But there’s another truth in this matter. Storykube’s CEO/CTO states that there is a basic madness out there: the research centers as well as the enterprise realities that develop and publish models, aim at sizes with billions of parameters. This triggers a sort of competition between all these realities. It is the same exact race we experienced in the 90’s, when the early Pentiums were released, MHz on MHz everybody was trying to beat the competitor on speed. But the problem now, that people don’t realize, is that it’s actually not important to have billions of parameters: the size of a model doesn’t automatically make it efficient or high-quality. In a few words, bigger doesn’t mean better. Rather you have to optimize the dataset and develop smaller but dedicated models for specific tasks.

A series of servers.

GPT-3 is an extremely generic model, with billions of parameters and a dataset that contains whatsoever (CommonCrawl). The number of parameters simply stands for how large the mathematical matrix representing that model is. This thing basically means nothing, because if part of this matrix is not needed for the task we want to accomplish we are unnecessarily using a large model. That’s a waste. In all the shades of meaning that the word waste can have.

Returning instead to the issue of data centers, moving training sessions to a location supplied by renewable sources could be the first step towards a greener AI. As an example, researchers estimated that a training session in Estonia will produce 30 times the volume of carbon as the same session would in Quebec. Estonia relies on shale oil, while Quebec relies primarily on hydroelectricity.

How AI can help reduce its own carbon footprint

We already talked about AI-powered platforms to manage cooling systems in data centers. Many other companies are also using AI to monitor their emissions, predict their future ones and, armed with that technology, make adjustments to reduce them.

So basically, AI can help humanity towards carbon neutrality, but at the same time, it has a pretty big carbon footprint itself. So where should we place it? Right in the middle.

First things first, acknowledging the existence of AI’s carbon footprint is a big step ahead. There are so many tools and frameworks to quantify the carbon cost of machine learning models, researches and studies which are analyzing and finding solutions to help understand AI’s impact on global warming and therefore switch to a sustainable artificial intelligence use and application. Next step, of course, is to take action. There’s still much we can do to save the spark of green left.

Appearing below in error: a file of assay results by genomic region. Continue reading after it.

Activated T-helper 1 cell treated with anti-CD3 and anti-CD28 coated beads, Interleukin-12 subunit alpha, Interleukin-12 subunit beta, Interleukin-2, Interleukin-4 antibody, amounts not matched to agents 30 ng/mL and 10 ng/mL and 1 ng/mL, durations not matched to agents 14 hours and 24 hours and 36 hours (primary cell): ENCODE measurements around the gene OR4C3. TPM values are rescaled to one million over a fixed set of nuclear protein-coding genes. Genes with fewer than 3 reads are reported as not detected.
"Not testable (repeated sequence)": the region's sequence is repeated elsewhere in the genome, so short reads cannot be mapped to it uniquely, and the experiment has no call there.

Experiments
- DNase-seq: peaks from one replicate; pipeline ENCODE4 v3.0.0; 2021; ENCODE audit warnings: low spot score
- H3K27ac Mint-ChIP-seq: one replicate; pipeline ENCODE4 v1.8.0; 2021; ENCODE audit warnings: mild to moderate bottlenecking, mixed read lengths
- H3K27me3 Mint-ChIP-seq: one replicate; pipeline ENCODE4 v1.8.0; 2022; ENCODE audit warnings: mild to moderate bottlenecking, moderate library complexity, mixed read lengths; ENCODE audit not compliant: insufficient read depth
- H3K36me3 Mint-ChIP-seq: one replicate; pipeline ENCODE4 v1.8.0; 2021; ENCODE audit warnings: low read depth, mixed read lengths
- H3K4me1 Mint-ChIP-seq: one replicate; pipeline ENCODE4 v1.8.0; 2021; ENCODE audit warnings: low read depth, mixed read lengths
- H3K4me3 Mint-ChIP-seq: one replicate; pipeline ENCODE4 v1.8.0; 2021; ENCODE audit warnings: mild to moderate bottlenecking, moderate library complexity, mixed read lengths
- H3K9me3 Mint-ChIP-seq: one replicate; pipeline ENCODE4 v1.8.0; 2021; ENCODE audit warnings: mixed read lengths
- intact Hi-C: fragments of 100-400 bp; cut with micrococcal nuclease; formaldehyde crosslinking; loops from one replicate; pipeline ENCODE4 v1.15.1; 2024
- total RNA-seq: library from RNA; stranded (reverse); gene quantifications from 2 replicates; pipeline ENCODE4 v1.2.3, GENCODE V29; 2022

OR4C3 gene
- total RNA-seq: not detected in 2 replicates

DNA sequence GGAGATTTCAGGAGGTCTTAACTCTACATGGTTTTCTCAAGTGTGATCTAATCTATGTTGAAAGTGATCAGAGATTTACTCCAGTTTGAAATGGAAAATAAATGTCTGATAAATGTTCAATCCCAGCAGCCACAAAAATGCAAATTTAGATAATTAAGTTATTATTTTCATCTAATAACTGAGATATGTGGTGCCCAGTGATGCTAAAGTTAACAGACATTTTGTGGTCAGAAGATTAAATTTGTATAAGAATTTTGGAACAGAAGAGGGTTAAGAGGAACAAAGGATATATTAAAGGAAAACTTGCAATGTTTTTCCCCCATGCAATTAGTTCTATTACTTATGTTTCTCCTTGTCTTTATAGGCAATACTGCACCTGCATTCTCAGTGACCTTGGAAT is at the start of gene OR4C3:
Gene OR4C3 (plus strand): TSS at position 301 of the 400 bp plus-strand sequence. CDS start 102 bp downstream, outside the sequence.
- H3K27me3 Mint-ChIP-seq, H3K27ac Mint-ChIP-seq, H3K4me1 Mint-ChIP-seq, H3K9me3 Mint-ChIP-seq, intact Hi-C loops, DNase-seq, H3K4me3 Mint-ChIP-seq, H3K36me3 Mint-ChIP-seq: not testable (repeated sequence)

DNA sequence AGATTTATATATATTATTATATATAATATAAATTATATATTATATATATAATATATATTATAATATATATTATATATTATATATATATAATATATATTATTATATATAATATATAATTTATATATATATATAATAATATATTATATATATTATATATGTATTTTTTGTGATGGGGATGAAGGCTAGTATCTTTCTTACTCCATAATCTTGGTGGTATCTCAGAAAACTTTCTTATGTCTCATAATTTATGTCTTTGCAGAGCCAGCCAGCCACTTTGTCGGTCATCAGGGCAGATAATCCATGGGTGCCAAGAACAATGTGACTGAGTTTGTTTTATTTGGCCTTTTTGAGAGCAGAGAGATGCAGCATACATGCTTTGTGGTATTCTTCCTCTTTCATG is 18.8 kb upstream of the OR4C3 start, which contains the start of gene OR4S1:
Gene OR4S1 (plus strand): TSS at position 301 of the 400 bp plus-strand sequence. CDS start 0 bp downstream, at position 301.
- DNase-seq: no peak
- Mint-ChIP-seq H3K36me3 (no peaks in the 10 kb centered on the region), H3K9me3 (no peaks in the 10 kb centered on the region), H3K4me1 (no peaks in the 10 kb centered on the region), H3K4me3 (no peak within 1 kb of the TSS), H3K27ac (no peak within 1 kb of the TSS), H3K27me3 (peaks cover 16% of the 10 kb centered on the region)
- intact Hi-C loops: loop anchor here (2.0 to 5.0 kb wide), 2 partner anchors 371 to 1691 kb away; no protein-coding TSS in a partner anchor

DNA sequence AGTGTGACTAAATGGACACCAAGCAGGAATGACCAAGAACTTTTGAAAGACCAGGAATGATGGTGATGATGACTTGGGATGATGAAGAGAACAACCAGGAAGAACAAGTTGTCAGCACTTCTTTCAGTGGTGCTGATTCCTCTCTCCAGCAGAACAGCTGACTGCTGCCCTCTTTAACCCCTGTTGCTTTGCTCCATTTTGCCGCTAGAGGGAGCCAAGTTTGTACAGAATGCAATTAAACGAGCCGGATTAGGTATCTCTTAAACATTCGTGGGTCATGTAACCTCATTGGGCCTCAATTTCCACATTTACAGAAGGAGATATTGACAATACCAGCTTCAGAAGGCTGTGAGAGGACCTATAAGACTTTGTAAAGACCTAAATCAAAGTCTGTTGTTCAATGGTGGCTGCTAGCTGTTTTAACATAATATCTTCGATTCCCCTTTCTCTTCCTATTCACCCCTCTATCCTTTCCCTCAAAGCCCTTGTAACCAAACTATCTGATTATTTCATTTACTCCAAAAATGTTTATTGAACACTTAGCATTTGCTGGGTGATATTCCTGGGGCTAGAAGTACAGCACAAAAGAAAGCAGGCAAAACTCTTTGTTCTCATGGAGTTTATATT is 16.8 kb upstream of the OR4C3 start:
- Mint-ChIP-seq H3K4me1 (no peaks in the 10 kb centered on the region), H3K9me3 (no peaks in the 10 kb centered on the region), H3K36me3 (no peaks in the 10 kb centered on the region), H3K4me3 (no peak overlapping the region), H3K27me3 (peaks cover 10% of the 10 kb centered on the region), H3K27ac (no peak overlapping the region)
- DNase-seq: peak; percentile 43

Wall-E from the namesake animated movie watching a plant growing.

This is exactly what we are doing here at Storykube: we’re taking action. We want our proprietary artificial intelligence to have a zero carbon footprint. We’re already doing so by relying on AWS servers and their Sustainability in the Cloud project. We are selecting AWS data centers that are using renewable energies, like the ones in Dublin (Ireland) or Virginia (USA). AWS projects go from using solar panels for producing energy to recycling non-potable water for data center cooling systems.

Moreover, we at Storykube train our AI using existing small/medium models highly optimized for the tasks we need, instead of starting them from scratch and using huge models with big datasets.

We value AI and what it can do to help people achieve zero carbon goals; but for the AI to help the rest of the world to be green, the AI must be green itself. In this looming devastating scenario, we have found our own little way to help make a green difference, hoping to inspire others as well.


Andrews, E. L. (2020) ‘AI’s Carbon Footprint Problem’, Stanford University Human-Centered Artificial Intelligence, 2 July. Available at: (Accessed: 21 July 2022).

Gandharv, K. (2021) ‘With A Rush To Create Larger Language Models, Are We Beating Their Purpose’, Analytics India Magazine, 19 August. Available at: (Accessed: 21 July 2022).

Goled, S. (2021) ‘How To Build Smaller, Faster, Better Deep Learning Models’, Analytics India Magazine, 29 June. Available at:

Morgan, L. (2021) ‘AI carbon footprint: Helping and hurting the environment’, TechTarget SearchEnterpriseAI, 21 September. Available at: (Accessed: 21 July 2022).

Yao, d. (2022) ‘Data Center World 2022: Using AI To Cool Data Centers Yields Big Cost Savings’, DataCenterKnowledge, 30 May. Available at: (Accessed: 22 July 2022).